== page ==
The DOER Series – April Edition

With a recent couple of scares at the local high school in the past several months, including a full protocol lock down, in talking with a friend of mine who works at the high school, I realized the depth of my next nominee for The DOER Series here in my Authentically Bold blog.

I do not go to the high school often to dismiss my oldest child, but when I do, I am greeted at the front entry by a gentleman that has a conflicting aura about him: he is both intimidating but yet, warm and funny in the same moment. For those of you that know me, I do not get easily intimidated, but I love people with a great sense of humor and particularly those who make fun of me at my expense.

Meet Michael Hume, our April Edition DOER.

 Mike hume

After the seriously scary lock-down at our high school, I asked my friend more about this man after it dawned on me that *this* man is our first line of defense should anyone target our high school through the front entry- way. Without knowing this man beyond our handful of interactions, I know without a figment of a doubt that he would put his life first before letting any intruder get to the thousands of students that go to the high school. My friend confirmed for me that the “scary funny” man (as I described him) that sits at the front desk would absolutely place himself in any line of “fire” that may threaten to harm any of the building’s occupants.

Who IS Michael Hume?

Beyond the tough shell and super teasing personality is a man whose wife describes him as “a very caring and compassionate person.”  Dayna states, “We were both raised in political families and were taught from an early age to give back to our community whenever the opportunity arises.  We have managed to teach our children those same values and are so impressed with the level of compassion that they have toward others!”

Dayna traces back their desire to help outwardly was their decision to become foster parents.  She credits the foster parenting training as being so intense that it allowed Michael and her to recognize qualities that they did not know they had as a couple.

When their son Bo, began to play Pop Warner Football at the age of 8 years, Michael and Dayna became involved in the Pop Warner program in Leominster.  Not only did Michael, as well as Dayna, become board members, but Michael started a long career of coaching, becoming director and subsequently President of the League itself. Dayna was right behind Michael as the league secretary and team mom for Bo’s teams; and even tried her hand at coaching cheerleading.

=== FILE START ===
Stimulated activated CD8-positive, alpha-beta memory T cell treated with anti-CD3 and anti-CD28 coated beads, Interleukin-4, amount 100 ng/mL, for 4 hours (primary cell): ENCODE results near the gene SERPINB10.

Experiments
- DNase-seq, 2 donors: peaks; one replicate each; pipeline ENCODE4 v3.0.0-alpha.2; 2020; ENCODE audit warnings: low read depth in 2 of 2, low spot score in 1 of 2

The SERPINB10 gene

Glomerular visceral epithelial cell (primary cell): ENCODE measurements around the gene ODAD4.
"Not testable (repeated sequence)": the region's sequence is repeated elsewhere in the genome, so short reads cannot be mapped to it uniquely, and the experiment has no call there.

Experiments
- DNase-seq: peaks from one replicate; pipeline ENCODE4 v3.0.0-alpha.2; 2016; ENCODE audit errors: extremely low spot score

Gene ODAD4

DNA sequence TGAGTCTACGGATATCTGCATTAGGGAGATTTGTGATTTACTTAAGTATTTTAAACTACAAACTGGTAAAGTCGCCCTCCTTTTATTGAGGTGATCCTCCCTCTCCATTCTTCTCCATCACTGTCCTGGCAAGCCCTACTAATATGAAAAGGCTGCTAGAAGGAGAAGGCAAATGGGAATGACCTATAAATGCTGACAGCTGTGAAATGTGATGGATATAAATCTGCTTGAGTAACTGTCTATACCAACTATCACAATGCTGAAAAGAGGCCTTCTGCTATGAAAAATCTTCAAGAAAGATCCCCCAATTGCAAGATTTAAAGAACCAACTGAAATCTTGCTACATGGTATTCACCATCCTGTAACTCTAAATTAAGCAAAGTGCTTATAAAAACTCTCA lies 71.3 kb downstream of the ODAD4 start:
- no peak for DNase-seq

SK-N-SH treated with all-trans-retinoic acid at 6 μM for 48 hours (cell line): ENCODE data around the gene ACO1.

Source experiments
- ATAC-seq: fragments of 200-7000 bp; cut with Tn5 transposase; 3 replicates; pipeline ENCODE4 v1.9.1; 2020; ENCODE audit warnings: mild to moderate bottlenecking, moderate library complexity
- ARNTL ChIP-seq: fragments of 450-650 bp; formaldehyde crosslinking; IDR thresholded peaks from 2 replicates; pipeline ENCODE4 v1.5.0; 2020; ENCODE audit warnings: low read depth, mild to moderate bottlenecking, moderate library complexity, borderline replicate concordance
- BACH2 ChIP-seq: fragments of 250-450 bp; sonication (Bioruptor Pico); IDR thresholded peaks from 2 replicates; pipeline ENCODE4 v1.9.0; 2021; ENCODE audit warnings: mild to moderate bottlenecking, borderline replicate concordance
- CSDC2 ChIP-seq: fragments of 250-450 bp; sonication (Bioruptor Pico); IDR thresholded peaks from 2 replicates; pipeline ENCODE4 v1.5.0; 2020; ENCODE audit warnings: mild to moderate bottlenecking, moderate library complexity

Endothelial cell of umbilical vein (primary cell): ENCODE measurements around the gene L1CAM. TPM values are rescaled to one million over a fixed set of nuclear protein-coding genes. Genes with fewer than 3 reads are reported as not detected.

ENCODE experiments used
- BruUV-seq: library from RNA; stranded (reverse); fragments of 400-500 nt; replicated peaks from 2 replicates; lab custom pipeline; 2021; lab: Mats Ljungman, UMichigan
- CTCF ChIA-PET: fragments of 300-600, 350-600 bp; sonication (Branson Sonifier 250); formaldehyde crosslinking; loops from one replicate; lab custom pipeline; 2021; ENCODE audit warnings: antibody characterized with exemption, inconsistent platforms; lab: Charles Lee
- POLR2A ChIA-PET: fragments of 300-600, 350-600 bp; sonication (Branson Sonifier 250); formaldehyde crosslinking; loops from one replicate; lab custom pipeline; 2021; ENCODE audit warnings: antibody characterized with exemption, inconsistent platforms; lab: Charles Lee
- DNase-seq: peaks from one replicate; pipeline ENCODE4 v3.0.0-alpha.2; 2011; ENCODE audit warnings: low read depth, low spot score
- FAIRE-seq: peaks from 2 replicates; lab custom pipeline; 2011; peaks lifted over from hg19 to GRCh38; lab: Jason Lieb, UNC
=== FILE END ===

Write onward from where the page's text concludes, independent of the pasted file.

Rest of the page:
Michael started the Mighty Might Bowl in Leominster one year so that the youngest kids who do not get the opportunity to have playoffs, could have a chance to play in a “big” game. The parents were so thankful to Michael for giving their kids that experience.  While Michael was President he managed to change the Leominster Pop Warner colors to match the city colors of blue and white and purchased new uniforms for most of the teams.  Based on Michael’s leadership example, his older son Rich also became involved: he mowed the field and helped install the new electronic score board at the field.  Michael further championed for the continued use of the field when the then current city government tried to eliminate the lease of the field. Michael’s diligence, research and perseverance allowed a long time tradition of Pop Warner football to continue on in its Leominster location.

Michael and his family belong to St. Mark’s Episcopal Church in Leominster; and of the members of the family have all been baptized there. Michael and Dayna were married at the church on West Street.  Church is important to Michael and his family and he has demonstrated that by volunteering at the church’s Thrift Shop every Saturday for five years.

At St. Mark’s, Michael did the one thing that he loves the most; cooking while Dayna worked in the clothing part of the Thrift Shop.  Michael was given several opportunities through his church roots to help others in the community.  For example, there is one couple who came in to the church often, but who did not hail from the Leominster area.  The couple wanted to go to Milford to put flowers on a family grave around Memorial Day; however, they had no method of transportation to get there.  Michael offered to drive them and took the couple on two occasions.

Michael donated all of the food for the thrift shop kitchen and loves making homemade chicken soup.  Another lady who came in regularly became a friend of ours too and loved Michael’s homemade chicken soup.  When Michael and Dayna stopped working at the thrift shop, they continued to bring Michael’s delicious chicken soup to the woman and her husband.

The newest ministry at St Mark’s has been the Community Café held at the Boys and Girls Club on Tuesday evenings.  Michael not only continues to cook, but he has become the meal planner.  The families fed by the Community Café are those who are living in local motels, displaced from their prior residences several miles away due to a discontinuance of a statewide subsidy program. The Community Cafe gives these displaced families not only a night out of the motel rooms where they are cramped with several family members; but a chance to fellowship with each other and actually enjoy a sit down meal as a family.